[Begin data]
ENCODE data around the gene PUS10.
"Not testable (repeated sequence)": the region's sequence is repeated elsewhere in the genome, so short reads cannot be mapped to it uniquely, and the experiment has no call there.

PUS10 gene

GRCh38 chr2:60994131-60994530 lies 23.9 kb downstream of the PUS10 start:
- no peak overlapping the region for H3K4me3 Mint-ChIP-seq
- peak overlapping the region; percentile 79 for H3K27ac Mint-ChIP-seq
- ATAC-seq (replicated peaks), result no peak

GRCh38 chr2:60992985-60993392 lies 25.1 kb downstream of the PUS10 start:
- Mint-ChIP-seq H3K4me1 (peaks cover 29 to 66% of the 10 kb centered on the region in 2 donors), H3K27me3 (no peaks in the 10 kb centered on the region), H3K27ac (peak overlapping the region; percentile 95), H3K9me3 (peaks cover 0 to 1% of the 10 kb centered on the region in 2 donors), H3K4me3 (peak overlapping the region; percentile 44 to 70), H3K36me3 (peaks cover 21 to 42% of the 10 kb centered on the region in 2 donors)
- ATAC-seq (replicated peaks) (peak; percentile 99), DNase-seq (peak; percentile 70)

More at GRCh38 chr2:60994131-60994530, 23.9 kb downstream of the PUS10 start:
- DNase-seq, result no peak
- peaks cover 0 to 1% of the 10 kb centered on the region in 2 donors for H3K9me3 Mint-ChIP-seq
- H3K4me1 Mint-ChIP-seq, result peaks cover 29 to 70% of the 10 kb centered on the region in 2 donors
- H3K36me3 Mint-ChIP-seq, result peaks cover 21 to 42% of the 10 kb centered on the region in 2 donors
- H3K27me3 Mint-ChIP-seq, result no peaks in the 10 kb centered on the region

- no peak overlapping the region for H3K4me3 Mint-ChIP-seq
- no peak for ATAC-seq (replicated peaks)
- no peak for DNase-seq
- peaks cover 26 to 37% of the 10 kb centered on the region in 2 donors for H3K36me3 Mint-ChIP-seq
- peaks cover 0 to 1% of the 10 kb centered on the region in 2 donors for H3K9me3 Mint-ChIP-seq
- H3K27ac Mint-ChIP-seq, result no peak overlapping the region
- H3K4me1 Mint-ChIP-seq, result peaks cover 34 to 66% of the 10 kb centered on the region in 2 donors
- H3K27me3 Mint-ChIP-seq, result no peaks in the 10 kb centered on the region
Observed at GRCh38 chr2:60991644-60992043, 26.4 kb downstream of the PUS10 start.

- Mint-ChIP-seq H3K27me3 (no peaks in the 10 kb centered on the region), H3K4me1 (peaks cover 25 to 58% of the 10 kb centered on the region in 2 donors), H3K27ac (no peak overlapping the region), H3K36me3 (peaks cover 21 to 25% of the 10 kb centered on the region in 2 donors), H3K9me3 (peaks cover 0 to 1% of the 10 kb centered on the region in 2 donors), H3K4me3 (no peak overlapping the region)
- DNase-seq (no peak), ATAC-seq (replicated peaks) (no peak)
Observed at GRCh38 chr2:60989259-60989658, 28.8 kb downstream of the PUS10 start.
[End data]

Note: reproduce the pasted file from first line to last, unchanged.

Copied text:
ENCODE data around the gene PUS10.
"Not testable (repeated sequence)": the region's sequence is repeated elsewhere in the genome, so short reads cannot be mapped to it uniquely, and the experiment has no call there.

PUS10 gene

GRCh38 chr2:60994131-60994530 lies 23.9 kb downstream of the PUS10 start:
- no peak overlapping the region for H3K4me3 Mint-ChIP-seq
- peak overlapping the region; percentile 79 for H3K27ac Mint-ChIP-seq
- ATAC-seq (replicated peaks), result no peak

GRCh38 chr2:60992985-60993392 lies 25.1 kb downstream of the PUS10 start:
- Mint-ChIP-seq H3K4me1 (peaks cover 29 to 66% of the 10 kb centered on the region in 2 donors), H3K27me3 (no peaks in the 10 kb centered on the region), H3K27ac (peak overlapping the region; percentile 95), H3K9me3 (peaks cover 0 to 1% of the 10 kb centered on the region in 2 donors), H3K4me3 (peak overlapping the region; percentile 44 to 70), H3K36me3 (peaks cover 21 to 42% of the 10 kb centered on the region in 2 donors)
- ATAC-seq (replicated peaks) (peak; percentile 99), DNase-seq (peak; percentile 70)

More at GRCh38 chr2:60994131-60994530, 23.9 kb downstream of the PUS10 start:
- DNase-seq, result no peak
- peaks cover 0 to 1% of the 10 kb centered on the region in 2 donors for H3K9me3 Mint-ChIP-seq
- H3K4me1 Mint-ChIP-seq, result peaks cover 29 to 70% of the 10 kb centered on the region in 2 donors
- H3K36me3 Mint-ChIP-seq, result peaks cover 21 to 42% of the 10 kb centered on the region in 2 donors
- H3K27me3 Mint-ChIP-seq, result no peaks in the 10 kb centered on the region

- no peak overlapping the region for H3K4me3 Mint-ChIP-seq
- no peak for ATAC-seq (replicated peaks)
- no peak for DNase-seq
- peaks cover 26 to 37% of the 10 kb centered on the region in 2 donors for H3K36me3 Mint-ChIP-seq
- peaks cover 0 to 1% of the 10 kb centered on the region in 2 donors for H3K9me3 Mint-ChIP-seq
- H3K27ac Mint-ChIP-seq, result no peak overlapping the region
- H3K4me1 Mint-ChIP-seq, result peaks cover 34 to 66% of the 10 kb centered on the region in 2 donors
- H3K27me3 Mint-ChIP-seq, result no peaks in the 10 kb centered on the region
Observed at GRCh38 chr2:60991644-60992043, 26.4 kb downstream of the PUS10 start.

- Mint-ChIP-seq H3K27me3 (no peaks in the 10 kb centered on the region), H3K4me1 (peaks cover 25 to 58% of the 10 kb centered on the region in 2 donors), H3K27ac (no peak overlapping the region), H3K36me3 (peaks cover 21 to 25% of the 10 kb centered on the region in 2 donors), H3K9me3 (peaks cover 0 to 1% of the 10 kb centered on the region in 2 donors), H3K4me3 (no peak overlapping the region)
- DNase-seq (no peak), ATAC-seq (replicated peaks) (no peak)
Observed at GRCh38 chr2:60989259-60989658, 28.8 kb downstream of the PUS10 start.